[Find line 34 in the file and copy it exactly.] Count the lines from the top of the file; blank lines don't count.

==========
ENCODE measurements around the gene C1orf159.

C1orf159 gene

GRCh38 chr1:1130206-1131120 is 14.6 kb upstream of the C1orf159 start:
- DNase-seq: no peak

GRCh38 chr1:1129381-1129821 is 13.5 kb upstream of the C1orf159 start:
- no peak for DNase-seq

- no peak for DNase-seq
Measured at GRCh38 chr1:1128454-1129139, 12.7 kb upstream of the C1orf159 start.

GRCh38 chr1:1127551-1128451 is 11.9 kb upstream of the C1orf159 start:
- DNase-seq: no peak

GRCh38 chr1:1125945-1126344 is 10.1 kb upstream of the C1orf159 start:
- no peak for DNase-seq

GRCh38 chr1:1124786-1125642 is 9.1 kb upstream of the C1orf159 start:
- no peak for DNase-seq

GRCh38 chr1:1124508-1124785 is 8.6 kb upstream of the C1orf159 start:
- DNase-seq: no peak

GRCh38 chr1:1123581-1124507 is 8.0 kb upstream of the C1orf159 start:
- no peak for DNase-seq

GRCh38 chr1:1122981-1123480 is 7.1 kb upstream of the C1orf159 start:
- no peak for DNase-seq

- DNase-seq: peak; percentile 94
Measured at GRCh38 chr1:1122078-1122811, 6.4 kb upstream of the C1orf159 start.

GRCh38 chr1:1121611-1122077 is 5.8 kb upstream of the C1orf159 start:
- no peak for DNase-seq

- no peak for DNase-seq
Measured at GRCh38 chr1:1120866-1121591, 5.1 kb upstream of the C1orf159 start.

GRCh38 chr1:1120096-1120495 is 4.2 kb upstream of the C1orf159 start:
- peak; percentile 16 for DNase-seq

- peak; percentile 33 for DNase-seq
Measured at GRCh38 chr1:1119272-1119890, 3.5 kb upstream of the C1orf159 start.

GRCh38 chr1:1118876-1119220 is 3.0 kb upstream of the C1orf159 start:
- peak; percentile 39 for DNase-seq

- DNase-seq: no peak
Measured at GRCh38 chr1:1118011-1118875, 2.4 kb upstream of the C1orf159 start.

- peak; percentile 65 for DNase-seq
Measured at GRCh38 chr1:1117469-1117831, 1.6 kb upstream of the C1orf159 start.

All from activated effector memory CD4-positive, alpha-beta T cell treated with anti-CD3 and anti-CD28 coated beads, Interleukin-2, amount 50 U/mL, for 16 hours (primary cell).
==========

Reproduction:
Measured at GRCh38 chr1:1118011-1118875, 2.4 kb upstream of the C1orf159 start.